The Pacific is caught between crime syndicates and the Australian and New Zealand drug markets, with the region experiencing a significant increase in the amounts of cocaine seized.
Experts including top cops from Pacific nations are discussing the implications of drug trafficking in the region, community-based approaches to addressing crime, and illegal activity in the maritime domain at the Pacific Regional Law Enforcement Conference.
Forced return of detainees from Australia, New Zealand and the United States has also been noted as a driver of criminality in the region.
There has been a call to review this as deportees have been linked to major crime operations including sale and manufacture of narcotics at a local level.
They have also been associated with a rise to the use of methamphetamine in Pacific nations.
Jose Sousa-Santos, Senior Fellow at Pacific Security College said transnational crime in the Pacific represented a microcosm of a wider global trend.
“The Pacific drug highway has spilled over into domestic markets for illicit drug consumption and production in the Pacific Islands region and drug trafficking has evolved significantly with the rise of local actors in transnational criminal networks,” he said.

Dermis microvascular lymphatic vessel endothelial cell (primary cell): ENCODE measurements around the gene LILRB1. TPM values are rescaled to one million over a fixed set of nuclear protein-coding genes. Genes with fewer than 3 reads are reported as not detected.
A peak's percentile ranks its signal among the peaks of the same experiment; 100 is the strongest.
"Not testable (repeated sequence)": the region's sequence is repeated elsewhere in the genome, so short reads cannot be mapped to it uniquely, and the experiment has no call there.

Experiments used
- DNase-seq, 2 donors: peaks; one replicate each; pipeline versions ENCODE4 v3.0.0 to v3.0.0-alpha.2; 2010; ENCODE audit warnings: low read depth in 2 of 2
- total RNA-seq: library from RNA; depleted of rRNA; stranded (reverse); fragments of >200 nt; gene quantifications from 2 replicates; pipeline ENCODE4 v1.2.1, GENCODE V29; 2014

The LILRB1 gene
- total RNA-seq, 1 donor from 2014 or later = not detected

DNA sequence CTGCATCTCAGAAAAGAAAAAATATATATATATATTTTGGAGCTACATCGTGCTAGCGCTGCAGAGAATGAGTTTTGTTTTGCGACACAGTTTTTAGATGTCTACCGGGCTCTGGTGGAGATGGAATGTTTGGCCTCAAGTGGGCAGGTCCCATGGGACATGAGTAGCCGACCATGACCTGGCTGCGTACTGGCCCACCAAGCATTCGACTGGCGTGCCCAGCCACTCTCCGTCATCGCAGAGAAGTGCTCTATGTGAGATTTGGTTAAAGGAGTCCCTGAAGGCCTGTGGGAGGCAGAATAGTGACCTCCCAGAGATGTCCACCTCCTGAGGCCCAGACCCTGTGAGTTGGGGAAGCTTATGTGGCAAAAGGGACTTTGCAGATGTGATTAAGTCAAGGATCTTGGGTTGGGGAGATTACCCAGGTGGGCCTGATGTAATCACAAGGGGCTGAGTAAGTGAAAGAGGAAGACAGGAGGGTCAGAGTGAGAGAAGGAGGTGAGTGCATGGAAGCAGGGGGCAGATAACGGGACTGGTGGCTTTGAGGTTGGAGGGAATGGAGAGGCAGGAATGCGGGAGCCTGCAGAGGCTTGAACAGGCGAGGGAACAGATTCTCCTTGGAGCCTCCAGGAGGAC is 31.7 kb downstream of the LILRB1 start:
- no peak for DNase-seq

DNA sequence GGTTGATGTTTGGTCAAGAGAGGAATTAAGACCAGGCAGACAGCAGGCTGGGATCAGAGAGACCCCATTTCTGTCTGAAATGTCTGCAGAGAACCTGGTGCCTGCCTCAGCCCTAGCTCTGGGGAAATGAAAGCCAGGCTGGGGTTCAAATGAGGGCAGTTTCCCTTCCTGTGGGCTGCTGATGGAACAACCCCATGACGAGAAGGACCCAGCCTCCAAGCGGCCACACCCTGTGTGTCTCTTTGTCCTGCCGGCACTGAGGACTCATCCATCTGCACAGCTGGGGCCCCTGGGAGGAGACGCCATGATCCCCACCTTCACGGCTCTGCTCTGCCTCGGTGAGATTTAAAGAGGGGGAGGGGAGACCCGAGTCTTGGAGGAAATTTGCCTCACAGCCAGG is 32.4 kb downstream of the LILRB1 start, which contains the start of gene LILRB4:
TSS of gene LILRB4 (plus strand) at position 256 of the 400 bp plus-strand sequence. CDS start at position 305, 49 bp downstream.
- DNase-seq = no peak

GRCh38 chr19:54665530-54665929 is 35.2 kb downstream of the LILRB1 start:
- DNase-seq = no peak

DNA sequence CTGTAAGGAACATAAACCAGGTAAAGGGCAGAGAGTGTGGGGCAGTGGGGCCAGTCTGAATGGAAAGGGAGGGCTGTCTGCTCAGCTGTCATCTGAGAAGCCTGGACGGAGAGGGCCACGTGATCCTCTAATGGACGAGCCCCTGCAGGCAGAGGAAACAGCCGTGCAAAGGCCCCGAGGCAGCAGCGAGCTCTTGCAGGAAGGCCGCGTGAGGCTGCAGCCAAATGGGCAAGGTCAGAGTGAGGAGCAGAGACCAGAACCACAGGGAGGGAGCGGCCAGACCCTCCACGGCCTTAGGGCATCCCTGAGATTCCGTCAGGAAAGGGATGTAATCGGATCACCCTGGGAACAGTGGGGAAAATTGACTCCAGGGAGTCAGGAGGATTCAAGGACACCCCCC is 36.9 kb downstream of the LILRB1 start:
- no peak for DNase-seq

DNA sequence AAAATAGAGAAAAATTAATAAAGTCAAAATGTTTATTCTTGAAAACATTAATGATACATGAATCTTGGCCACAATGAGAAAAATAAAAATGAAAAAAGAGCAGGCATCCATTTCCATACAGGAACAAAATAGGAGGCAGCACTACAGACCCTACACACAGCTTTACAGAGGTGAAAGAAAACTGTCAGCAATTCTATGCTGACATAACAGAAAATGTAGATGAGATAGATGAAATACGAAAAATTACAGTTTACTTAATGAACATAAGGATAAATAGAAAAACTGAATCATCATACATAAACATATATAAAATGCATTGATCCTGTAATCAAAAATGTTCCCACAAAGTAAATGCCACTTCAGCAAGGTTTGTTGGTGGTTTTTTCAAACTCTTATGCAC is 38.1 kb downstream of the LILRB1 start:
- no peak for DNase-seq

“The Pacific and its partners have responded to the challenges of transnational crime by strengthening regional policing architecture and governance through enhanced law enforcement mechanisms, but challenges remain as the illicit drug trade adapts and takes root in the region.
“Drug harm reduction strategies should be contextually and culturally appropriate, and grounded in a human security approach that draws from law enforcement, government, civil society and traditional power structures. It needs to prioritise youth across the Pacific, as the frontline against drug addiction.”
There has been a call to include the chiefly system, the church, NGOs, and young people into such discussions and work out a way which will prevent drug use among the local population.